Breast Cancer in men

Information and messages for men with breast cancer

Because breast cancer is such a common disease in women, there is a large amount of information in various formats about breast cancer aimed at women. However, breast cancer in men is rare. There are about 390 men diagnosed each year in the UK. This compares to around 54,800 cases in women. (Cancer Research UK November 2016). Although information written specially for men with breast cancer is now available (see BreastCancerCare.org and our ‘Resources’ section), this was not the case when some of our interviewees were first diagnosed.

Men varied in how much information they wanted at different stages of their illness, including around the time of their diagnosis, during treatment and afterwards. Some of the men were very active in looking for information, particularly via the internet. Steve said ‘the first thing you do is Google it’ and Roy used the internet to find out ‘every mortal thing there was to find out about it’. Stuart had found an internet forum a useful way of hearing about other men who had had breast cancer. David S had found a breast cancer forum a particularly useful way of communicating with people because of his deafness. Mike (Interview 9) had ‘books and reams’ of information about breast cancer but ‘didn’t want to go any further than basically reading up on it and just understanding the bare facts of what I had and the treatment for it’.
Some of the men, however, wanted as little information as possible. Tom thought that ‘if you get too much [information] it can make you worry’. Mohammad thought that information on the internet could make you feel ‘very uncomfortable’ and more stressed. Mike C commented that ‘in the old days doctors wouldn’t tell you anything, now to my mind they tell you too much’. His attitude, like Bernard’s and Robert’s, was ‘Look, I just don’t want to know. Just do it, please!’.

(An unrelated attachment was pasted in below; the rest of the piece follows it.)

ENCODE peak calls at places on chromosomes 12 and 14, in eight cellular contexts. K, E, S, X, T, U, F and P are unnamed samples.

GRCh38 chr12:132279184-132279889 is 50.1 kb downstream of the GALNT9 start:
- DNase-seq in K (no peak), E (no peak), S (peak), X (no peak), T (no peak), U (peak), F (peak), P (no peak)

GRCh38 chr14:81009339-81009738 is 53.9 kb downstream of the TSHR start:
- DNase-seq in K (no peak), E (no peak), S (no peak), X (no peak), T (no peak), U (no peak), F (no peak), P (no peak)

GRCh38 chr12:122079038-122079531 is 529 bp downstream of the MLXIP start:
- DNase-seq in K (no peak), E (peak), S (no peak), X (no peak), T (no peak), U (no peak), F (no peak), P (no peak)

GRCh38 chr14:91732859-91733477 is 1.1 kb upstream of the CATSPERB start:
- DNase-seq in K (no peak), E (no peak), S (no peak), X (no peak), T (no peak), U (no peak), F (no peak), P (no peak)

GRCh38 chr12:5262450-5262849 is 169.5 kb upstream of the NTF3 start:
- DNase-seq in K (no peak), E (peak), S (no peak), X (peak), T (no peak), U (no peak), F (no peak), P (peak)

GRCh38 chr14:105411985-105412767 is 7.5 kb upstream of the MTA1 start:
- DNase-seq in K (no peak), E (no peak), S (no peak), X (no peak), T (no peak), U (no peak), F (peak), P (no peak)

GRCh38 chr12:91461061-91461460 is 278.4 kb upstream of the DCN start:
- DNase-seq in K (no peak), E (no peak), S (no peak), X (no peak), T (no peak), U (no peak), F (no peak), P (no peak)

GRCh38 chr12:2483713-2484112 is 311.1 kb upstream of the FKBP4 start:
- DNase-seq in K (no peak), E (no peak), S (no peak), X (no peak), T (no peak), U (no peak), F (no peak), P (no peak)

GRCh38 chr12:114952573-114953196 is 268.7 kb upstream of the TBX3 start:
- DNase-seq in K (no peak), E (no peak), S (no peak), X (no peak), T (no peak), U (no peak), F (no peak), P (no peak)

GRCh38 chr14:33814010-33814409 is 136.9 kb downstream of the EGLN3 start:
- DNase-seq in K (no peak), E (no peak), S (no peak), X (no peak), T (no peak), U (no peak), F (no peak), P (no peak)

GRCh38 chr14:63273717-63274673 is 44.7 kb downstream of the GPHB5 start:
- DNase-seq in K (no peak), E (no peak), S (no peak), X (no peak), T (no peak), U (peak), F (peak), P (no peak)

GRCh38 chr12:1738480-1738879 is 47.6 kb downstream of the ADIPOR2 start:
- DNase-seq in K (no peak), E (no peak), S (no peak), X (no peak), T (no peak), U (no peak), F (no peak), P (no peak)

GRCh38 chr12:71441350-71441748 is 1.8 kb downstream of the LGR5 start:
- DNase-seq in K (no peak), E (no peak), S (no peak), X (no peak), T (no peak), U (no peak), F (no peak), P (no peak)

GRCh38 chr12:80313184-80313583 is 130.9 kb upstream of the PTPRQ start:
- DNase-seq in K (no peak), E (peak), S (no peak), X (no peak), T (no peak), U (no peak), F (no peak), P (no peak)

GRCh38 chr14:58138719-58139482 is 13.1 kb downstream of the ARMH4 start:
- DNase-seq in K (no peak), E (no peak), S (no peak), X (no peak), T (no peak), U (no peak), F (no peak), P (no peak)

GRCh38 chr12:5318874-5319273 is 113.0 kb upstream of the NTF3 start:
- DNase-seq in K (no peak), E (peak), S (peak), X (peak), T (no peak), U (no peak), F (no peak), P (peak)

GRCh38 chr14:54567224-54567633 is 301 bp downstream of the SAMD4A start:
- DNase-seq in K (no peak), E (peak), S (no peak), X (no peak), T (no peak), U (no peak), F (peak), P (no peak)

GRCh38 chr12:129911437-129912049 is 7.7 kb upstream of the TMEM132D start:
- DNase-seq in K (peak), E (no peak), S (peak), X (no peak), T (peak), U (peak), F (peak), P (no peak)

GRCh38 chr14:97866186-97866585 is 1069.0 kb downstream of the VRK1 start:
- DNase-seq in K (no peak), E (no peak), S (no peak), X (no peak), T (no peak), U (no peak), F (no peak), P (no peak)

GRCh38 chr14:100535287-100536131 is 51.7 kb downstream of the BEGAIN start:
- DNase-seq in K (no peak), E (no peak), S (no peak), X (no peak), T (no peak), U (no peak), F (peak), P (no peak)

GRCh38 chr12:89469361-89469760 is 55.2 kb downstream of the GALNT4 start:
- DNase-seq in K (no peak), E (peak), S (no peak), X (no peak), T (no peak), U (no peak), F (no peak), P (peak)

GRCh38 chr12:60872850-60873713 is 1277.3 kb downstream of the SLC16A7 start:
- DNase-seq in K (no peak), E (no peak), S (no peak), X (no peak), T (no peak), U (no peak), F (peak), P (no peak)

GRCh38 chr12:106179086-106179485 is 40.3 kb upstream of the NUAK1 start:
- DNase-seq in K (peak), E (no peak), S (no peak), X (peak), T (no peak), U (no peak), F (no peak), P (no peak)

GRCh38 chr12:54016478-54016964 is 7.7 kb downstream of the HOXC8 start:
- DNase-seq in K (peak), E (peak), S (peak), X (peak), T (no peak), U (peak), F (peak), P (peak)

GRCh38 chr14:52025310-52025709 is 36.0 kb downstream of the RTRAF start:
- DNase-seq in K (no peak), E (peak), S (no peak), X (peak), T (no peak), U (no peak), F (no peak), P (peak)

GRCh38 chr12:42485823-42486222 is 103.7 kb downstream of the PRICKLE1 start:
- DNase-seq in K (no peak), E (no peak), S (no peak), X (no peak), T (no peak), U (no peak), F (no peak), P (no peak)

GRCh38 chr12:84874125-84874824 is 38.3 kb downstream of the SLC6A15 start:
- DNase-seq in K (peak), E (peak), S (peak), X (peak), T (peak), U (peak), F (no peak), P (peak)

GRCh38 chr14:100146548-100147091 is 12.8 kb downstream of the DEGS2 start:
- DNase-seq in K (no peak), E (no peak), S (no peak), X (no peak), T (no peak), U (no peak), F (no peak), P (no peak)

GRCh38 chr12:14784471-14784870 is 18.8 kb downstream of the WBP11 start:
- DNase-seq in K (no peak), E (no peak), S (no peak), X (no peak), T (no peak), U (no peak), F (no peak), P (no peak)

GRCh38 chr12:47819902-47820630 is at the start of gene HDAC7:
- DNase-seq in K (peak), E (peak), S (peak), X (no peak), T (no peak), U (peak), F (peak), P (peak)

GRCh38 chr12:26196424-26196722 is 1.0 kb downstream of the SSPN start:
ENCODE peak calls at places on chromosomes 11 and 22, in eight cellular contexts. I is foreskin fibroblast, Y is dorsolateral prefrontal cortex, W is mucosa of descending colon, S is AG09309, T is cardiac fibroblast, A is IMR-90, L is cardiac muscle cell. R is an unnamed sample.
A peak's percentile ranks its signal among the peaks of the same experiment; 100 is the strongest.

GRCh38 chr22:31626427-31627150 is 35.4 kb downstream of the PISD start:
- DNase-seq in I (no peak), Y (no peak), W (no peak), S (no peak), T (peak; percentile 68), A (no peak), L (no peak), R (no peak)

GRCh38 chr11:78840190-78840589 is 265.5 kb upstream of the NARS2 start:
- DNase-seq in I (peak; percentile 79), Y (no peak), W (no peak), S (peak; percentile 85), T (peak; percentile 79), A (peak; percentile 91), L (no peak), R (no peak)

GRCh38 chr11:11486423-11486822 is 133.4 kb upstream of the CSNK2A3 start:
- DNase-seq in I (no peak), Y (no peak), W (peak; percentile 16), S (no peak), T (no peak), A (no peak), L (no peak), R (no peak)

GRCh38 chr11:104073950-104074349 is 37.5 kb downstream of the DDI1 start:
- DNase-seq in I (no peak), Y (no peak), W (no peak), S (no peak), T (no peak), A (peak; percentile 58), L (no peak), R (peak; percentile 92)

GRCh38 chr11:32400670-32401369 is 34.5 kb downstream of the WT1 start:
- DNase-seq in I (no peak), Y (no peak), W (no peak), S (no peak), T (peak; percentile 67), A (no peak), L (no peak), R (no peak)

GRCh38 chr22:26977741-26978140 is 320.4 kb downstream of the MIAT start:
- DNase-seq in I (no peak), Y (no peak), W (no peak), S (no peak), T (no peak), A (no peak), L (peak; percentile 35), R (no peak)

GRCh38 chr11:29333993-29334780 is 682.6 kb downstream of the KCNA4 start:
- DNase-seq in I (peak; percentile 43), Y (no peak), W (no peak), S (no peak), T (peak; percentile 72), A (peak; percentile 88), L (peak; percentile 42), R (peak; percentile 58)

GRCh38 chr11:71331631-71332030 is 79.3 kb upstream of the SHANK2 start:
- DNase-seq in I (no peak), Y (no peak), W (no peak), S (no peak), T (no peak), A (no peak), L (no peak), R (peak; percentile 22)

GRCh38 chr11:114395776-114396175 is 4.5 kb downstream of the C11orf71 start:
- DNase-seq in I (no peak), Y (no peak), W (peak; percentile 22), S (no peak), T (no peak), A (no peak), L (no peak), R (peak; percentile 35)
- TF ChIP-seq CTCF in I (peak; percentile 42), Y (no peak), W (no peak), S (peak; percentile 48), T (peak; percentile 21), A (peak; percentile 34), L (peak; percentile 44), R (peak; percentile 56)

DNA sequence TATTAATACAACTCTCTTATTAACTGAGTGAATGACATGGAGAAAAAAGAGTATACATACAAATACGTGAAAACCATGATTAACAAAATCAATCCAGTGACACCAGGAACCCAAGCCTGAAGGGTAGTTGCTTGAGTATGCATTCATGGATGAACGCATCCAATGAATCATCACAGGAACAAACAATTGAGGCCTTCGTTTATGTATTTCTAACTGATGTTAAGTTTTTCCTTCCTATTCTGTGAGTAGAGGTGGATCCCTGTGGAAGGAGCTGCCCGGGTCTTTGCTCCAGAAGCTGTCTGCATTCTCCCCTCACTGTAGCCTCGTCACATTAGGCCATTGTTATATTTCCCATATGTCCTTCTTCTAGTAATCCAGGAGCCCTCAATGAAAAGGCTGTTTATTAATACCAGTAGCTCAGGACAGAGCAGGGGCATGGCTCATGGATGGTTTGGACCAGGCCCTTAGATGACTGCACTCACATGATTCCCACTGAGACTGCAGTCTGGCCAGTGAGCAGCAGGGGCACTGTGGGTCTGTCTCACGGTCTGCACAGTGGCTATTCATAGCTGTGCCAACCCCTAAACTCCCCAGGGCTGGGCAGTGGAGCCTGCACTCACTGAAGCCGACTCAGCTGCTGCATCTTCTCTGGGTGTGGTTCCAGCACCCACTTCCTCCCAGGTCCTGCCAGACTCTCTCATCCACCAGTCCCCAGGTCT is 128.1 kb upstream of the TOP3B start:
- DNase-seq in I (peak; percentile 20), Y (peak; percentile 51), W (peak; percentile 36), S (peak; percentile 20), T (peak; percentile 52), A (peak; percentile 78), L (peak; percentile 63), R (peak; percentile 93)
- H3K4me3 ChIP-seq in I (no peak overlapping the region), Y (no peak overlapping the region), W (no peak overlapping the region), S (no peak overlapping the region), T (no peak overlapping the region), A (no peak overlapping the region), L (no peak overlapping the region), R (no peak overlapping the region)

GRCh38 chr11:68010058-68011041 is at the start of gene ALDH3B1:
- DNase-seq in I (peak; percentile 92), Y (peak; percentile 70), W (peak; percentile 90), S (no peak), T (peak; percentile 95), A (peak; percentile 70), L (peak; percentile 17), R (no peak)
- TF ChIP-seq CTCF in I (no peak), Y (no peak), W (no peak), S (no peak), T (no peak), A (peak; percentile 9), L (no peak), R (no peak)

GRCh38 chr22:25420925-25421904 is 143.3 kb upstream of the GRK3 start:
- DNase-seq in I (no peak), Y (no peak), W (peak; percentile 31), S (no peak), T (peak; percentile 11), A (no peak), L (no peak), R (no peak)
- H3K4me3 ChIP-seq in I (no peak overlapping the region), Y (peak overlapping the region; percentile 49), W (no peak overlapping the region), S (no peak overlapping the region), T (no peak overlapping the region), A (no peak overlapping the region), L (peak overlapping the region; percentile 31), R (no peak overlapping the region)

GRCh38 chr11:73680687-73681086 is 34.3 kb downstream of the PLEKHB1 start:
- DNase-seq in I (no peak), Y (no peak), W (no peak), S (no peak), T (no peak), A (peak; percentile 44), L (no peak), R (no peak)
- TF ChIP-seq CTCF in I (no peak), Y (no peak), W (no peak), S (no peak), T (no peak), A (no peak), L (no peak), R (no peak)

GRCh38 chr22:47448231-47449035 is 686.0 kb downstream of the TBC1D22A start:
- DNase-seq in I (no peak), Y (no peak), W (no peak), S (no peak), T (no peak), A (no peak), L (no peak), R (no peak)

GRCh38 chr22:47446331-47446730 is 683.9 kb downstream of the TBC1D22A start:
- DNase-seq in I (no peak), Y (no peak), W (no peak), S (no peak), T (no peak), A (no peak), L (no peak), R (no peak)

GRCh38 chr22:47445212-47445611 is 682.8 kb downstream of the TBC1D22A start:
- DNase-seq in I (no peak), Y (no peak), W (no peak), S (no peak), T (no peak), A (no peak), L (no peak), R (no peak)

Several wives had looked up information on behalf of their husbands. Derek (Interview 16) said his wife was a ‘dab hand on the old internet and she got chapter and verse on it’.
Although some of the men had found or been given information written specially for men with breast cancer, mostly they found that information about breast cancer is written with female patients in mind. David W said it made him wonder ‘Where’s my voice?’ In general men’s experience was that there was very little ‘out there’ especially for men. Often the men felt that small changes to the information could make it more appropriate to both men and women.
Men had different responses to the female-centredness of most breast cancer information. Some of the men had been active in helping to make more male-specific information available. A few had contributed to a leaflet on breast cancer in men produced by Breast Cancer Care, or had taken part in their breast cancer awareness-raising fashion show. Steve was working with his breast cancer nurse to help produce better images of what a man’s body looked like after mastectomy.
These efforts have resulted in more information being available that is specific to men, and a move towards less ‘gender-specific’ language in some other breast cancer information.
Many of the men thought that information resources about breast cancer in men still needed to be improved and they all saw a real need for greater awareness of breast cancer in men amongst the general public. They thought this was important firstly because men needed to know that it was possible for them to get breast cancer (see ‘Men’s awareness of breast cancer in men before their diagnosis’, ‘Other people’s reactions’ and ‘What should breast cancer in men be called to raise awareness’).
They were also concerned that men should get the message that, if they developed any unusual symptoms (see ‘Signs and symptoms’) they should not hesitate to go to their doctor to get it checked.
Another reason that they felt it is important for there to be more information about breast cancer in men, and for greater awareness in the general public and amongst health professionals, is to help ensure that men who have breast cancer do not have to endure insensitive reactions in daily life (see ‘Other people’s reactions’) and when they are undergoing treatment for their breast cancer (see ‘Experiences as a man in various breast cancer treatment settings’).


Last reviewed June 2017.
Last updated June 2017.

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